dc.titleOutcomes For Managed Care Providersen_GB
dc.contributor.authorScherubel, Janeten_US
dc.author.detailsJanet Scherubel, PhD, University of Memphis Loewenberg School of Nursing, Memphis, Tennessee, USA, email: jscherub@memphis.eduen_US
dc.identifier.urihttp://hdl.handle.net/10755/166111-
dc.description.abstractThis study examined the effects of TennCare, Tennessee's managed health care program, on hospital organization, utilization, and nursing personnel since January, 1994. In the study, specific goals of TennCare (McWherter, 1993) were converted to hypotheses and tested. Hypotheses included: TennCare will result in (1) no change in hospital organization; (2) a in hospital admissions, patient days, length of stay, emergency department visits (ED); and (3) a decrease in hospital nursing personnel. Method: The sample for this study were data on seventeen Shelby County hospitals for three years prior to and three years following the start of TennCare (Joint Hospital Reports. Tennessee Department of Health, 1990 1995). Hospital reports were analyzed using descriptive, inferential, and time series statistics to measure the effect of TennCare (independent variable) on hospital organization, services, utilization and nursing personnel (dependent variables). Findings: The hospitals represented all types (state, county, military, VA, church, not for profit and for profit) with bed size ranging from 36toover 1900. Service types included general medical surgical (n=1 1), as well as specialty hospitals (pediatric, n=2, psychiatric, n=3, and rehabilitation, n=2). Non-panetric analyses demonstrated no significant changes in hospital organization or service type with the exception of an increased number of organizations offering HMO/PPOs (Cochran's Q 22.38, p .000). Using repeated measures analysis of variance, a significant' in licensed hospital beds (F 5.219, df 5,65, p.000) was noted, however there was no significant decrease in ED visits (F 1.81, df 5,30, p.l42). Analyses of nursing personnel revealed no significant decrease in RNs (F .275, df 5,50p .925), LPNs (F .927, df 5,70, p .469), or nursing assistants (F .788, df 5,70. p .562). Significance: As health care delivery systems move to a managed care philosophy, it is important to consider the outcomes of these programs on not only clients, but providers as well. This research provided a opportunity to systematically examine the effects of a statewide managed care program on hospital providers and nursing services in the county with the largest concentration of residents in the state. These analyses demonstrated that for the first two years of the program, several TennCare goals have not been met. These findings will be explored as well as the implications of these results for nurses, patients and formation of health policy.en_GB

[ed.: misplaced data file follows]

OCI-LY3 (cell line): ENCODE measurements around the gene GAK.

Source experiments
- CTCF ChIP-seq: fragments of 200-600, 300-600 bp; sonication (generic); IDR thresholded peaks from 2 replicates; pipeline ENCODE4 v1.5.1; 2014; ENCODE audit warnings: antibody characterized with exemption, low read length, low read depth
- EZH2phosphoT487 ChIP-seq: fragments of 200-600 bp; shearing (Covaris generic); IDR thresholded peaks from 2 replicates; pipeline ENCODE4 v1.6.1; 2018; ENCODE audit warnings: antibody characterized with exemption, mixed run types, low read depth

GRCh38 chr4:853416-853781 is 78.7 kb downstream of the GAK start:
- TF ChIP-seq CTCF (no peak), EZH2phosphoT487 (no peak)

dc.date.available2011-10-27T14:40:25Z-
dc.date.issued2011-10-27en_GB
dc.date.accessioned2011-10-27T14:40:25Z-
dc.conference.hostSouthern Nursing Research Societyen_US
dc.description.noteThis is an abstract-only submission. If the author has submitted a full-text item based on this abstract, you may find it by browsing the Virginia Henderson Global Nursing e-Repository by author. If author contact information is available in this abstract, please feel free to contact him or her with your queries regarding this submission. Alternatively, please contact the conference host, journal, or publisher (according to the circumstance) for further details regarding this item. If a citation is listed in this record, the item has been published and is available via open-access avenues or a journal/database subscription. Contact your library for assistance in obtaining the as-published article.-